Making sure you’re getting your money’s worth is important, especially when it comes to the fees you pay to make your money work for you. There is no one-size-fits-all answer for how much you should pay your financial advisor in fees. It depends on what type of services you’re receiving and how much value you receive. Just focusing on the dollar amount of the fees is irrelevant in the absence of understanding the value you’re getting.

For example, if you’re buying a new car and make a decision based on price alone, you might not be happy with your purchase in the long run. You will likely have preferences for features like leather seats, GPS systems and horsepower and are willing to pay more for those things. If you only care about getting from point A to point B the cheapest way possible, you might ride your bike or take the city bus. The choice is yours but there is a considerable difference in both cost and experience.

A good first question to ask yourself before interviewing your advisor is “what am I looking for in an advisor?” Do you want someone to manage your investments or do you also want a comprehensive financial plan to help you best manage your cash flow, understand potential financial risks you face and set up strategies to achieve your life goals? As simple as it sounds, part of finding the right advisor is making sure that they can provide you with the support, guidance and services you are looking for at a fair price. Here are some ideas of services you can expect from a financial advisor:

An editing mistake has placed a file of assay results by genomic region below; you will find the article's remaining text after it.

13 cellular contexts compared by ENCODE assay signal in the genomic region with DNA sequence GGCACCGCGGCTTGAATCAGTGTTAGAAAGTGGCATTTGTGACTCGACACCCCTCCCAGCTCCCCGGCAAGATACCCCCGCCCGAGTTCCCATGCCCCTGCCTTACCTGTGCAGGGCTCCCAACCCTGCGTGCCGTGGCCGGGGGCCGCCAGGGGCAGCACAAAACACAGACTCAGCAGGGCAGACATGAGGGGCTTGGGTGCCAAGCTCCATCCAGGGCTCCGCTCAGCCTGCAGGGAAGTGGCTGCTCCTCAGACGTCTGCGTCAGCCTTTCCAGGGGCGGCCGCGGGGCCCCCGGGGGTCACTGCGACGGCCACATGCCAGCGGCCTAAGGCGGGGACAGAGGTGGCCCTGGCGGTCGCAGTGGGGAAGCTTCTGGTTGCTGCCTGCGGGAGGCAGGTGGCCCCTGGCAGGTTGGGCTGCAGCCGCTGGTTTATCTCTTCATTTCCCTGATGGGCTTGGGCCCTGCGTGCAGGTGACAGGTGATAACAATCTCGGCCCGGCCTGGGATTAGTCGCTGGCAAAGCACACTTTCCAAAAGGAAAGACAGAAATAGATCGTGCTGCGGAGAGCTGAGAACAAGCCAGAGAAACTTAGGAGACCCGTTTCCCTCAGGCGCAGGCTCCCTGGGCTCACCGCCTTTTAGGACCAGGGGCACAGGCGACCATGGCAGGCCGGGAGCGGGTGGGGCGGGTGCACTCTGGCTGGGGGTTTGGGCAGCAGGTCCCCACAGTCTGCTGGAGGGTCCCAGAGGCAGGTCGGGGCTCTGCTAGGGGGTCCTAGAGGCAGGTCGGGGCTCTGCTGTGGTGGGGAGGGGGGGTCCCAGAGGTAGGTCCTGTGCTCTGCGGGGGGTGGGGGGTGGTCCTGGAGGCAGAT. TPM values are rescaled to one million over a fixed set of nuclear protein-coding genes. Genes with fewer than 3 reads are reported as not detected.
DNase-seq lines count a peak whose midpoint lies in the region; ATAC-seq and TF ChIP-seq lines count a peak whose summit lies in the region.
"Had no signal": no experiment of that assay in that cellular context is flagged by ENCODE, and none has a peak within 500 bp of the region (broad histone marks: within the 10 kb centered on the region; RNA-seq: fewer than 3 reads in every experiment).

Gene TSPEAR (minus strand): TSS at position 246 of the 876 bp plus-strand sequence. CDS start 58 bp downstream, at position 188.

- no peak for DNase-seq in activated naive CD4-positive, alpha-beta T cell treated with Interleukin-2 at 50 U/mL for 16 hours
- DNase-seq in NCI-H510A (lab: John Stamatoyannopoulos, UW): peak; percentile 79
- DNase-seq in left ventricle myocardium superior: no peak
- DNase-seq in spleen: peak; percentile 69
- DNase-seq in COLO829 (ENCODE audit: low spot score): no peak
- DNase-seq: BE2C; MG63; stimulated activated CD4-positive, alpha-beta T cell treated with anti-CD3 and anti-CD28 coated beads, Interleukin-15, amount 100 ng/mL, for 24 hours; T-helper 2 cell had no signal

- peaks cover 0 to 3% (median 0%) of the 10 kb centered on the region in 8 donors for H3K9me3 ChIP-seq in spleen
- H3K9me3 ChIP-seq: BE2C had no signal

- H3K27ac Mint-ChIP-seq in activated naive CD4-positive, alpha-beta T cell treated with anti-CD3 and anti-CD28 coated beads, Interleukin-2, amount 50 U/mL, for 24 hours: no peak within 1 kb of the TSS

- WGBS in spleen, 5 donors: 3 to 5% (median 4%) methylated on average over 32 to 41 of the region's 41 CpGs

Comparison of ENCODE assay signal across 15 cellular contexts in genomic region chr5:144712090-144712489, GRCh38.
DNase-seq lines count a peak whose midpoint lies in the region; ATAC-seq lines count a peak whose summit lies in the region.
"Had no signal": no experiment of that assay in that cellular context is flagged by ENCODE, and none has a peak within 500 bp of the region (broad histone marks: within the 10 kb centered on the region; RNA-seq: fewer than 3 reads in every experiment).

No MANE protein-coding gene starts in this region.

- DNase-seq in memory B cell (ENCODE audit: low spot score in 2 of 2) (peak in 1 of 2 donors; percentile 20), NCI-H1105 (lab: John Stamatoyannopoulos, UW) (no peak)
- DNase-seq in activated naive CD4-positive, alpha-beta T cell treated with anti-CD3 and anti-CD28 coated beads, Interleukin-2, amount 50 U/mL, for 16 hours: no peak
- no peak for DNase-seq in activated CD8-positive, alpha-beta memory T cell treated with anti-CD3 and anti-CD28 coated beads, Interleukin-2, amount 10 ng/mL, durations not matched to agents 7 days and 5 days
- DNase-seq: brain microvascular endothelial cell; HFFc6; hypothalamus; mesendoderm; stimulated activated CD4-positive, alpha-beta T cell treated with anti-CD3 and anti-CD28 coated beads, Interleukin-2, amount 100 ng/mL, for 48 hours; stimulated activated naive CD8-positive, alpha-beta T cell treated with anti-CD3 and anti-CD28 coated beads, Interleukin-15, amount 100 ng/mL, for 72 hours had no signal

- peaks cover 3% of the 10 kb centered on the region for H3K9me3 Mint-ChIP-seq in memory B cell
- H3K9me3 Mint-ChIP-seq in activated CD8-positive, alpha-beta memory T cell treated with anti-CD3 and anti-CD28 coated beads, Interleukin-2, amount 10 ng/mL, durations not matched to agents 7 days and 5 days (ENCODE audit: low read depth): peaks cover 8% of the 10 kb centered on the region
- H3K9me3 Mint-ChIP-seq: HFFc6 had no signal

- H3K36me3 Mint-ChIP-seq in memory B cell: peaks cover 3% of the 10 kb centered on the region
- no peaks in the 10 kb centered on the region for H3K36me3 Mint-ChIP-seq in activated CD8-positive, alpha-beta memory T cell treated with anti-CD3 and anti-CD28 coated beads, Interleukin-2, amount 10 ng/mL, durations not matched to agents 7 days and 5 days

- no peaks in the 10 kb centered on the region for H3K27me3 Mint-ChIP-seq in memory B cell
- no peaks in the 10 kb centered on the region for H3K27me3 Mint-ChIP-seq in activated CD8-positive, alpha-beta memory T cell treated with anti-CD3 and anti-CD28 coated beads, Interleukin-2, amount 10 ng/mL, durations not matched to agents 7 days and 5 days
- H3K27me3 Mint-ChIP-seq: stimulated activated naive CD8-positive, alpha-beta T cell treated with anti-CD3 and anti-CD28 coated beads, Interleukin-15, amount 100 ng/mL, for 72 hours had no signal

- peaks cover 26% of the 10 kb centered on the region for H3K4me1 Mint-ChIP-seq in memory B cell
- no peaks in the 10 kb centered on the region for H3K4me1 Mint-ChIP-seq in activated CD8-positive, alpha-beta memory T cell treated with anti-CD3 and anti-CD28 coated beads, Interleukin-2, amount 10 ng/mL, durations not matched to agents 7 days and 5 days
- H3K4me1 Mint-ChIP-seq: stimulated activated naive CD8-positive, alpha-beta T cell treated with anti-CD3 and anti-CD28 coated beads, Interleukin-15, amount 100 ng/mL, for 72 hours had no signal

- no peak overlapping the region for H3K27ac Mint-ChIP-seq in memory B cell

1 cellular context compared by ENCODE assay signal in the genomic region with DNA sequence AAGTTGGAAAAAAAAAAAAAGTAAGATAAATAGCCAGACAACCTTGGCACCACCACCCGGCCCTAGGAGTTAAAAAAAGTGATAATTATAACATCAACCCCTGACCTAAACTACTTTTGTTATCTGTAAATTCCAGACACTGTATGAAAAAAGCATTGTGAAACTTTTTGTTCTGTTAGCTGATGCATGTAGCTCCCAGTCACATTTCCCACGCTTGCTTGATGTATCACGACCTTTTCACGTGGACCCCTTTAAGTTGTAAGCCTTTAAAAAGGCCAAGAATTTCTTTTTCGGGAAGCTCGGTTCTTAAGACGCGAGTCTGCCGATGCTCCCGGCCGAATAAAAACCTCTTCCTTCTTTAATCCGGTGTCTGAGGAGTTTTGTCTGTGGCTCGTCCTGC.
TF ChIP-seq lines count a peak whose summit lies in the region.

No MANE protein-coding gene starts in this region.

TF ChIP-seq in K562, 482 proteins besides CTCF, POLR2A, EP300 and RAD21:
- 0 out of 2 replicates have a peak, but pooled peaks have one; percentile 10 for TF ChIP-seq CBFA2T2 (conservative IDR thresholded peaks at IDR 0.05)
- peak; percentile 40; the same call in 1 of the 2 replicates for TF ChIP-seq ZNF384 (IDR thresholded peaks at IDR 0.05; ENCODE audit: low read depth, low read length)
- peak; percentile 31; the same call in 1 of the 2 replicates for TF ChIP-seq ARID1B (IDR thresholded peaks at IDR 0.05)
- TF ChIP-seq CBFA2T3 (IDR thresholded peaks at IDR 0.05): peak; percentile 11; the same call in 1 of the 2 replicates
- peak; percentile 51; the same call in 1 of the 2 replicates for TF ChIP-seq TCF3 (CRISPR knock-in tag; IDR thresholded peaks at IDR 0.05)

Next, confirm you’re both on the same page about how the advisor is being paid. You can ask this question outright or frame it in a way where you get additional information; “what are your fees and what is included in that? What is extra?”

In a commission-based account, the advisor gets paid based on what investments you buy and sell. This may be suitable for buy and hold type portfolios. In a fee-based account, the advisor gets paid based on a percentage of the value of your investments. This type of account generally better aligns the investor and the advisor and often includes higher service levels and additional benefits. These can range from an average of one to three percent of the value of your portfolio. Typically, the larger your portfolio, the lower you’re the percentage of the fee you will be charged. 

Lastly, have a discussion about the return you expect to get and your risk-tolerance levels to ensure you get the right financial value and performance for what you are paying in fees. Having open expectations about this will help your advisor make decisions that benefit you the most. Here are some questions you can ask to start this discussion:

  • What return can I expect to receive on my portfolio?
  • Is this return realistic?
  • What volatility can I expect?
  • What rate of return do I need to earn in order to achieve my goals?
  • Does this fit with my risk profile?

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